Yes, there are more safety devices on modern high efficiency furnaces,
so there is more possibility of one failing. But I also wonder how
many safety switches there are on a new 80% furnace now too? I've
got 4 years now with a Rheem 93% furnace, not a single problem.
This year was another $610 for a draft inducer.
If she paid $610 to have a draft inducer installed, I'd say the
more likely problem is that she has a service company that is
screwing her. I'd also point out that a lot of stuff today doesn't
last as long as it used to. I think in many cases folks are comparing
the lifecycles of 40 year old furnaces to modern ones. I'd be
surprised if a new 80% furnace lasted as long as one did bought in
1970 too. In other words, you have to compare the problem rate of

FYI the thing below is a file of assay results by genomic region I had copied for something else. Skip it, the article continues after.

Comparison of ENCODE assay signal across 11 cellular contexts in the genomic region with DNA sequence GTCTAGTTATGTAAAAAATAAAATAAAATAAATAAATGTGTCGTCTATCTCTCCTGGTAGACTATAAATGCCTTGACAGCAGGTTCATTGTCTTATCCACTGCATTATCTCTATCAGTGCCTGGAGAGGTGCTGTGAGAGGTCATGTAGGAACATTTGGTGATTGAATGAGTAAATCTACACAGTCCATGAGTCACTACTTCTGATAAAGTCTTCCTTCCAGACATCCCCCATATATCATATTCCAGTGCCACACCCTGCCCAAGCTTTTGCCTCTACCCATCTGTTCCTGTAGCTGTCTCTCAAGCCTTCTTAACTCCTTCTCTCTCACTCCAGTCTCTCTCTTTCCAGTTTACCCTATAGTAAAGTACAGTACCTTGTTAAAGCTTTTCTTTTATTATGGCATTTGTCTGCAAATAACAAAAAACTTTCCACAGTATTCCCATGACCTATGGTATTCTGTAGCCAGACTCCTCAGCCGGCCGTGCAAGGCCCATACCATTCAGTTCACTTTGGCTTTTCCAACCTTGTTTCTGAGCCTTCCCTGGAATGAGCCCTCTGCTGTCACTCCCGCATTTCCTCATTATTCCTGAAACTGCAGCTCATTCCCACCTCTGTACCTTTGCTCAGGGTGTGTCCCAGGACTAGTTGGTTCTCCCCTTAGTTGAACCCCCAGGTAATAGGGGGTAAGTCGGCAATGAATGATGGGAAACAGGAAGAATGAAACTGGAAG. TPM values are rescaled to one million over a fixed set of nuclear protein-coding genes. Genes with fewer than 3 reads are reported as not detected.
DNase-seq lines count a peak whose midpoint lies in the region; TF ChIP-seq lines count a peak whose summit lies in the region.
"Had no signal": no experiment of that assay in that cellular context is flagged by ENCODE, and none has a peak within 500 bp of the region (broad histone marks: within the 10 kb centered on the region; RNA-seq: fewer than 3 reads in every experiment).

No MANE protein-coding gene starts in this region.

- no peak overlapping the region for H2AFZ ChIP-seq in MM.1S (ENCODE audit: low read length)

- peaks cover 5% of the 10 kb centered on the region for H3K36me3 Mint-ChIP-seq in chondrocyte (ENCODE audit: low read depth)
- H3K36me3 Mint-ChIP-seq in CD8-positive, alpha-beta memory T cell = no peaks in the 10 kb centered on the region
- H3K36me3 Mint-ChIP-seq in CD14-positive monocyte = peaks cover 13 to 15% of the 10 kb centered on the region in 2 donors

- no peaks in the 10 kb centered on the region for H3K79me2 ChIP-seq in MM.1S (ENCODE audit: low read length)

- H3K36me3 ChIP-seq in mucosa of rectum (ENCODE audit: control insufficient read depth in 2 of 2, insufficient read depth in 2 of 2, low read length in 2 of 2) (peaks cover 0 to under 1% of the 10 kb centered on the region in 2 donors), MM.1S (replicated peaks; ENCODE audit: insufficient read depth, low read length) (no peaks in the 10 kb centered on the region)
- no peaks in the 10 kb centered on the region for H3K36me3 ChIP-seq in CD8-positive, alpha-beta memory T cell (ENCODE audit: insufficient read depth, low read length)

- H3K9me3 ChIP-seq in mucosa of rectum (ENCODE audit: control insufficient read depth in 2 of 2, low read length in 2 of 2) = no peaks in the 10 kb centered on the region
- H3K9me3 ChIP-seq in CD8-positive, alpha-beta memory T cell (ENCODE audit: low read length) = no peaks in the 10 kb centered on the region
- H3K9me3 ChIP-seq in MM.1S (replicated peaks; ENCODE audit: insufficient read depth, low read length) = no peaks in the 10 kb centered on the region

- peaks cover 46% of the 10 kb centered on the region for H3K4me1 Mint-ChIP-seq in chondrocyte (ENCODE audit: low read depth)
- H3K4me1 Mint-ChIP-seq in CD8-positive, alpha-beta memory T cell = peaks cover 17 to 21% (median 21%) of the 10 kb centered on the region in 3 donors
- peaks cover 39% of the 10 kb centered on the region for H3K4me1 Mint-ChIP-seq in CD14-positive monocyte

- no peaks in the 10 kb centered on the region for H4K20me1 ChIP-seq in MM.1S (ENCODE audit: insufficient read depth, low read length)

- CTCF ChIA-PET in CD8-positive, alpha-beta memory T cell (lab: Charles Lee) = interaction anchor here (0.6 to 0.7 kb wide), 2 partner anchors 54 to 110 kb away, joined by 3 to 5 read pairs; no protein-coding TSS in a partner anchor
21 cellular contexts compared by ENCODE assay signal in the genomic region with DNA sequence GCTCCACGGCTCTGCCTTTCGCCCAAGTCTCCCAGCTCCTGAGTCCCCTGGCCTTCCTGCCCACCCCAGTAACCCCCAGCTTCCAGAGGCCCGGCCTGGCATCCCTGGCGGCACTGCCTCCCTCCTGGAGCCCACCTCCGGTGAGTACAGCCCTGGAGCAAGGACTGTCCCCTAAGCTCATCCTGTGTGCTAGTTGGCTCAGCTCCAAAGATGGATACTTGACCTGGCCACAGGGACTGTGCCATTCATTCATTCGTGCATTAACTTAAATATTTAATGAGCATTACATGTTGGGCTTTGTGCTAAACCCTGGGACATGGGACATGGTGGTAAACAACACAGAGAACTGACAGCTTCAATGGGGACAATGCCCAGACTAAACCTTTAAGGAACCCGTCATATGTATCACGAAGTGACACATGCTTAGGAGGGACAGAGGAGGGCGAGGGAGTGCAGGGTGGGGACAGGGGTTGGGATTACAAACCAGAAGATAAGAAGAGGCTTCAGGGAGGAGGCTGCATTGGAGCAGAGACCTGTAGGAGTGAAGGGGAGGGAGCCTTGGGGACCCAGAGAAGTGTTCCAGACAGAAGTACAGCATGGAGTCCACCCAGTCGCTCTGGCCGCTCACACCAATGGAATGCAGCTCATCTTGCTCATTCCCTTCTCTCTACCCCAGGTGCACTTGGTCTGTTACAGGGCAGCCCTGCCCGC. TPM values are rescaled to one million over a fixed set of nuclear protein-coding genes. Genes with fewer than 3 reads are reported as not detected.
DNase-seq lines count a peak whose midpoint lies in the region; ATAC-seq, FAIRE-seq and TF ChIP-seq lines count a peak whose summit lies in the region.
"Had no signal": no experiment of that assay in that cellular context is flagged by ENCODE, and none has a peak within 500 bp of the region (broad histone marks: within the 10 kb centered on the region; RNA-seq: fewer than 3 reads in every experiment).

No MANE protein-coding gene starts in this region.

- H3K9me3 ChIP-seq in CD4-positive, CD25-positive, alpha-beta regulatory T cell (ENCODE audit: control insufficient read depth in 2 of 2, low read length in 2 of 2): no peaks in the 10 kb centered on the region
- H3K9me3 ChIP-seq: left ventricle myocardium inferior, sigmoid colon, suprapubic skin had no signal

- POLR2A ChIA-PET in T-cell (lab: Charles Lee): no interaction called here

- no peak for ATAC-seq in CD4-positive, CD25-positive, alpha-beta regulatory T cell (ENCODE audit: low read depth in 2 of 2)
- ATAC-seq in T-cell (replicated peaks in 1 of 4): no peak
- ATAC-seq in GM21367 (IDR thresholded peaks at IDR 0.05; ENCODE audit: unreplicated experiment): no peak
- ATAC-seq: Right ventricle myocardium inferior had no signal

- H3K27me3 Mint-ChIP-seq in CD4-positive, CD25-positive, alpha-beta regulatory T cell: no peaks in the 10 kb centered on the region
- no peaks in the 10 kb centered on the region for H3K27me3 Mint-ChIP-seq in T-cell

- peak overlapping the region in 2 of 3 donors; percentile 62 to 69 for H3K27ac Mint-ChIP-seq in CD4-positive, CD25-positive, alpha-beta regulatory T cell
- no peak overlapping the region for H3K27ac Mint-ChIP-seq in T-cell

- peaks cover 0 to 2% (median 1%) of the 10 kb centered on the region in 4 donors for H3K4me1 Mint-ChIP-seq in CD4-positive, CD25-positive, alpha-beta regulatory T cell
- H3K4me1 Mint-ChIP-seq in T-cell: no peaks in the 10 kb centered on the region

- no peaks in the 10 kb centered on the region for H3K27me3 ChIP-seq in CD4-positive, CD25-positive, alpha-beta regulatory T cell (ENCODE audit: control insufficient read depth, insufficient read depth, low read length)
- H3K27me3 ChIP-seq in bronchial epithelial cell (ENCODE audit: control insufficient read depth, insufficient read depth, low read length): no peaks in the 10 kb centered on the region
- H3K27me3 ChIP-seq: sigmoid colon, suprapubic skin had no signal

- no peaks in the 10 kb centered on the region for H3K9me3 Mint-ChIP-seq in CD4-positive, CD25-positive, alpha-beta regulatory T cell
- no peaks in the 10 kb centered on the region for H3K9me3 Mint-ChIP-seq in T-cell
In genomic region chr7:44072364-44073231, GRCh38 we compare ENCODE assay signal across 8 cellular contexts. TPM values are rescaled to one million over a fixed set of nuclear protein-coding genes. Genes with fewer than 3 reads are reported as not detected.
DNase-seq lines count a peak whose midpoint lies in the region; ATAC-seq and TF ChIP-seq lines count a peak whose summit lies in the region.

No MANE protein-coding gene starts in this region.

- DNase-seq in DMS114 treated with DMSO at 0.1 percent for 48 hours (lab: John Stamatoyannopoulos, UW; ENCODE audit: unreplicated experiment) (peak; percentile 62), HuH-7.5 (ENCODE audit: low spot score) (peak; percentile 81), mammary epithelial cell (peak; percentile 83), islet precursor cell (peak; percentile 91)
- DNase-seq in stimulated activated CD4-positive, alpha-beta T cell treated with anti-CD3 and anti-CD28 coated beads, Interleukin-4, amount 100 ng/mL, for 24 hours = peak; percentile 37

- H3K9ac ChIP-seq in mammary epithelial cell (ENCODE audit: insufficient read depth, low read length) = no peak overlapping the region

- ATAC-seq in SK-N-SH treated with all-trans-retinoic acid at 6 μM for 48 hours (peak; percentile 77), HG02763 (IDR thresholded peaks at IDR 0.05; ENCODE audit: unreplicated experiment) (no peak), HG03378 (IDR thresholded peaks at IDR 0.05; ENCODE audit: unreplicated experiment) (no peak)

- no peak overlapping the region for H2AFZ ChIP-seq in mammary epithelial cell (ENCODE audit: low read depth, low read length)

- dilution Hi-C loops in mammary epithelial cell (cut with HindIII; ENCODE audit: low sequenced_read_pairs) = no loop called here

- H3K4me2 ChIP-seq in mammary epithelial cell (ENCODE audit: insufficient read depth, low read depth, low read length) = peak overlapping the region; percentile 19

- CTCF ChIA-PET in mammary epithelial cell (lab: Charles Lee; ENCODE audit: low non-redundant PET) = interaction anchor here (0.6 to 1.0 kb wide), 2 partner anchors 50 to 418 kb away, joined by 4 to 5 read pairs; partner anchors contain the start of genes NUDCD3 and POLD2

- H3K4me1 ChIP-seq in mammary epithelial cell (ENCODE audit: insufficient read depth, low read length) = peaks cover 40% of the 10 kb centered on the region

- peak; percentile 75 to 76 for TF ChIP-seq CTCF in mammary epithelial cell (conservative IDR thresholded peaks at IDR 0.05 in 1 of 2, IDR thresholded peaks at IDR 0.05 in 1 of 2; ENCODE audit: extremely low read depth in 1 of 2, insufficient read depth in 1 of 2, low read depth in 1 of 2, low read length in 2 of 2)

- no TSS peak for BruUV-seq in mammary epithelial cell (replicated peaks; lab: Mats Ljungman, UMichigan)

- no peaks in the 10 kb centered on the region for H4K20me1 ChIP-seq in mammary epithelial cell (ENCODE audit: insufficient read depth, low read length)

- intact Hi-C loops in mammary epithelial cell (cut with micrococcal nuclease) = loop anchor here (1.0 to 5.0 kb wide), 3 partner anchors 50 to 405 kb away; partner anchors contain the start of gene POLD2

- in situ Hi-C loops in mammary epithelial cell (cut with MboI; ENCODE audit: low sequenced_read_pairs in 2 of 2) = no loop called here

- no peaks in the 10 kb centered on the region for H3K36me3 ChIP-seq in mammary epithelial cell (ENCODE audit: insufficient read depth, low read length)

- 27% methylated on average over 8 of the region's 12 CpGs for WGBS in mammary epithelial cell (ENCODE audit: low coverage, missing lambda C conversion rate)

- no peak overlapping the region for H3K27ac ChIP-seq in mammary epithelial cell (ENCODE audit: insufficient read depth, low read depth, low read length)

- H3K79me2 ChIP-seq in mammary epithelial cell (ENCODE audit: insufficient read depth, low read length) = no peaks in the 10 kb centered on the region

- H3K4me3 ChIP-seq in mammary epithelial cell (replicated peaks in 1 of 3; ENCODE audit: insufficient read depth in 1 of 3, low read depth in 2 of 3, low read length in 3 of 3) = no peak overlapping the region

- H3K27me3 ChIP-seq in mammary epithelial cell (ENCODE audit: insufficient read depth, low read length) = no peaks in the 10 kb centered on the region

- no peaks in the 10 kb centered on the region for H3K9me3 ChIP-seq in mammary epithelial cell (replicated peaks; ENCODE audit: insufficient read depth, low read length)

a new 80% with a new 93%+.
On 1/28/2015 8:53 AM, trader_4 wrote:
s after the furnace is 10 years old or so.
I was skeptical when the advertising said you can save up to 40% on fuel
use. I figured if I save 25% to 30%, I'd be happy I kew what my oil
consumption was the the past couple of years so I had numbers for
After the first year, I calculated the oil use based on degree days. At
www.degreedays.net I was able to get the historic data also. I was
pleasantly surprised to see that I came very close to the 40%. I even
contacted Energy Kinetics, makers of the System 2000 boilers. They did
their own audit and concluded I save 39.2%.
In my case, the old boiler was about 30 years old and on the way out
soon so I had to do something. It was also good timing with Federal